ISM: Economic Growth To Continue In 2018
Economic growth in the United States will continue in 2018, say the nation’s purchasing and supply management executives.
That’s the finding of the December 2017 Semiannual Economic Forecast by the Institute for Supply Chain Management (ISM).
Expectations are for a continuation of the economic recovery that began in mid-2009, according to the monthly ISM Report On Business.
The manufacturing sector is optimistic about growth in 2018, with revenues expected to increase in 16 manufacturing industries, while the non-manufacturing sector indicates that 17 of its industries will see higher revenues.
Capital expenditures, a major driver in the U.S. economy, are expected to increase by 2.7% in the manufacturing sector and by 3.8% in the non-manufacturing sector.
Manufacturing expects that its employment base will grow by 1.2%, while non-manufacturing expects employment growth of 1.5%.
These projections are part of the forecast issued by the Business Survey Committee of the ISM.
In the manufacturing sector, expectations for 2018 are positive, with 70% of survey respondents expect revenues to be greater in 2018 than in 2017.
The panel of purchasing and supply executives expects a 5.1% net increase in overall revenues for 2018, compared to a 4.6% increase predicted for 2017 over 2016 revenues.
The 16 manufacturing industries expecting revenue improvement in 2018 over 2017 — listed in order — are: Fabricated Metal Products; Electrical Equipment, Appliances & Components; Nonmetallic Mineral Products; Machinery; Miscellaneous Manufacturing; Computer & Electronic Products; Transportation Equipment; Plastics & Rubber Products; Primary Metals; Paper Products; Textile Mills; Chemical Products; Food, Beverage & Tobacco Products; Furniture & Related Products; Printing & Related Support Activities; and Petroleum & Coal Products.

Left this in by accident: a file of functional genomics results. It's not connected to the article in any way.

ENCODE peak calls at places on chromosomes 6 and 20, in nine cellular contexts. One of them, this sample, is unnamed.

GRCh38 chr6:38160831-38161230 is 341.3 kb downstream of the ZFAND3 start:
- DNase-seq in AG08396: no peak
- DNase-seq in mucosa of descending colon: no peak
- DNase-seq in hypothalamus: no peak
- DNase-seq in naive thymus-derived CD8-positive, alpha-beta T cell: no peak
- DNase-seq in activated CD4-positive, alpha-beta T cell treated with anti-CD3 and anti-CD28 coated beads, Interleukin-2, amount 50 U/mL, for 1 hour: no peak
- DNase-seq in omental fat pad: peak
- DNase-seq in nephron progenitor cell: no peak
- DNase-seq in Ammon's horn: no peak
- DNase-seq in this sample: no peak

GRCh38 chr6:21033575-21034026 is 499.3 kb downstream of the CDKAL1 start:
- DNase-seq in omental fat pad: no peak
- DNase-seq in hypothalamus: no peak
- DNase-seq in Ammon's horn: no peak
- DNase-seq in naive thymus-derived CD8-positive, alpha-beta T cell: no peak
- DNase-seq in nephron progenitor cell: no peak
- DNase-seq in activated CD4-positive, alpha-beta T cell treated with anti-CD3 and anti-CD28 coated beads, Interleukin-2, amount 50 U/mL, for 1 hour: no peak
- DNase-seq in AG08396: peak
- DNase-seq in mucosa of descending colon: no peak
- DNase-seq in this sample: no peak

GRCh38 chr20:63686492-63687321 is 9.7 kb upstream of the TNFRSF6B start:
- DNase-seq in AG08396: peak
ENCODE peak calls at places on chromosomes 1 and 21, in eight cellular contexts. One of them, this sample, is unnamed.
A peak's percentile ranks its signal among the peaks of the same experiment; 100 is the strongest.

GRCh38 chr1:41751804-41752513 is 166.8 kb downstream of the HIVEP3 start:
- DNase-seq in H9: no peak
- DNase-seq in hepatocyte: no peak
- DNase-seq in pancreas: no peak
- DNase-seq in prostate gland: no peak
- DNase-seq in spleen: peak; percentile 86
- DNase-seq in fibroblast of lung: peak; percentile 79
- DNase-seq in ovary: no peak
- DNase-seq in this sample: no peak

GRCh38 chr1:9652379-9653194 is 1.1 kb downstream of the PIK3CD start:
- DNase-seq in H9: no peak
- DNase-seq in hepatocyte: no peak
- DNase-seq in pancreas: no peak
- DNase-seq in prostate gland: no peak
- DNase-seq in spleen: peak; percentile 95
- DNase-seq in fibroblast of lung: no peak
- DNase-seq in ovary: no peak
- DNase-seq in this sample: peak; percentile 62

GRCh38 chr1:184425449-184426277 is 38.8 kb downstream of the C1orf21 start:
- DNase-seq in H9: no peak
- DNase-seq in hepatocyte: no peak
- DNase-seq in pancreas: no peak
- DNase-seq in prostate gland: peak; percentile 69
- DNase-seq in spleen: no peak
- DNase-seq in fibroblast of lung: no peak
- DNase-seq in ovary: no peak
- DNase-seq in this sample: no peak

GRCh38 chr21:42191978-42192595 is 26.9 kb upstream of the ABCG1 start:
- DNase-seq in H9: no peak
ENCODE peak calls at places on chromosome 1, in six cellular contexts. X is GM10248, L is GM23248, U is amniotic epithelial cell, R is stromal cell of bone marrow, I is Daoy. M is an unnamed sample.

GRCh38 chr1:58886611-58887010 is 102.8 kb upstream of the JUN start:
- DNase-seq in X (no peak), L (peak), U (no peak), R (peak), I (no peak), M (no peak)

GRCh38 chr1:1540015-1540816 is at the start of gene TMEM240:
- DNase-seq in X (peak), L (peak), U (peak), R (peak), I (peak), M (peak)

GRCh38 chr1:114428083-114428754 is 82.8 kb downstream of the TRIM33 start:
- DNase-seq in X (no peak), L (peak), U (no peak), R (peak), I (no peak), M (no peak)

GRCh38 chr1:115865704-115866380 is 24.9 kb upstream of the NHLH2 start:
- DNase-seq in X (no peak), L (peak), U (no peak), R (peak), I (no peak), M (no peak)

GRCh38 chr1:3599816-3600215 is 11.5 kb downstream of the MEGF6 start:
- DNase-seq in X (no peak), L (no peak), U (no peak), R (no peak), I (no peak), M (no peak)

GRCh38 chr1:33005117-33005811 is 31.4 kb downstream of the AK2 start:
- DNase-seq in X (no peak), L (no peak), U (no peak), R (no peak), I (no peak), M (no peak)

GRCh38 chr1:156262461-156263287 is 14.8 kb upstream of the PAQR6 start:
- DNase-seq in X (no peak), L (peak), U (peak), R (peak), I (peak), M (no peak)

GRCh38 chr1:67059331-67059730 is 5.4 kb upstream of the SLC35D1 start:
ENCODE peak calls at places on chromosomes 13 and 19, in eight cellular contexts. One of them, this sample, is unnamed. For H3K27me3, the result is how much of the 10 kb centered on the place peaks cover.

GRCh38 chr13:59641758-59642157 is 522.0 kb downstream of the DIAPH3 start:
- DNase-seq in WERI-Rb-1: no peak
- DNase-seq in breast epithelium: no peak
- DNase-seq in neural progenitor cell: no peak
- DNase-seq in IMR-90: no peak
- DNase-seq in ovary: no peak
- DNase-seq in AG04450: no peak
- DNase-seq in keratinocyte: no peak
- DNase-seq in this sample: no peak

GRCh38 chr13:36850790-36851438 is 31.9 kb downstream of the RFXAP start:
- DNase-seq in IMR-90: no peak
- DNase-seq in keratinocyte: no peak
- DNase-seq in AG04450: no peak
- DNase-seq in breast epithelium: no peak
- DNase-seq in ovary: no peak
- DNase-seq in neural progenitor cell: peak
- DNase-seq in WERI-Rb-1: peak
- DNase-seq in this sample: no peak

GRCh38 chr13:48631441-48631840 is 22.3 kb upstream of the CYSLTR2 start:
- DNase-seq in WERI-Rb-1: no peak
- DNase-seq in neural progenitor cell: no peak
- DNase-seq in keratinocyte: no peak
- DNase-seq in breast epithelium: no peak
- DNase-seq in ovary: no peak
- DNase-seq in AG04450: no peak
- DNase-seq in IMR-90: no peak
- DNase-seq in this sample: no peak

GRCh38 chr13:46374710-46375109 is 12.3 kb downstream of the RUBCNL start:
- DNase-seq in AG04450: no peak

In 2017, manufacturing experienced 11 straight months of growth from January through November, resulting in an average PMI of 57.4, compared to 51.5 for 2016.
Respondents expect raw materials pricing pressures in 2018 to increase, and expect their profit margins will improve in 2018 over 2017.
Manufacturers are also predicting growth in both exports and imports in 2018.
Manufacturing sector respondents report operating at 85.8% of their normal capacity, up from the 82.5% reported in May 2017.
They predict that capital expenditures will increase by 2.7% in 2018 over 2017, compared to the 8.7% increase reported for 2017 over 2016.
Manufacturers expect employment in the sector to grow by 2.3% in 2017 from December 2016 levels, while labor and benefit costs are expected to increase an average of 2.1% in 2018.
Respondents also expect the U.S. dollar to strengthen against all seven currencies of major trading partners in 2018, as was the case in 2017.
The panel predicts that prices paid for raw materials will increase by 1.3% during the first four months of 2018, and will increase an additional 0.5% during the balance of the year, with an overall increase of 1.8% for 2018.
This compares to a reported 2.1% increase in raw materials prices for 2017 compared with 2016.
Among non-manufacturing supply management executives, 59% expect their 2018 revenues to be greater than in 2017.
They expect a 6% net increase in overall revenues for 2018 compared to a 5.7% increase reported for 2017 over 2016 revenues.
The 17 non-manufacturing industries expecting revenue improvement in 2018 over 2017, listed in order, are: Information; Professional, Scientific & Technical Services; Construction; Agriculture, Forestry, Fishing & Hunting; Management of Companies & Support Services; Retail Trade; Real Estate, Rental & Leasing; Transportation & Warehousing; Wholesale Trade; Other Services; Health Care & Social Assistance; Arts, Entertainment & Recreation; Finance & Insurance; Educational Services; Accommodation & Food Services; Public Administration; and Mining.
Non-manufacturing supply managers report operating at 91.9% of capacity, higher than the 86.9% reported in May 2017.
They are optimistic about continued growth in the first half of 2018 compared to the second half of 2017, even though they project a decrease in growth rate for capital reinvestment.
They forecast capacity will rise by 3.4% during 2018, capital expenditures to increase by 3.8% from 2017 levels, and employment to increase by 1.5% during 2018.
Respondents in non-manufacturing industries expect prices for materials and services to increase by 2.2% during 2018, and overall labor and benefit costs to increase 2.6% in 2018.
Profit margins decreased in the second and third quarters of 2017, and respondents expect them to increase between now and May 2018.
The full text version of the report is posted on ISM’s Home Page at www.ismrob.org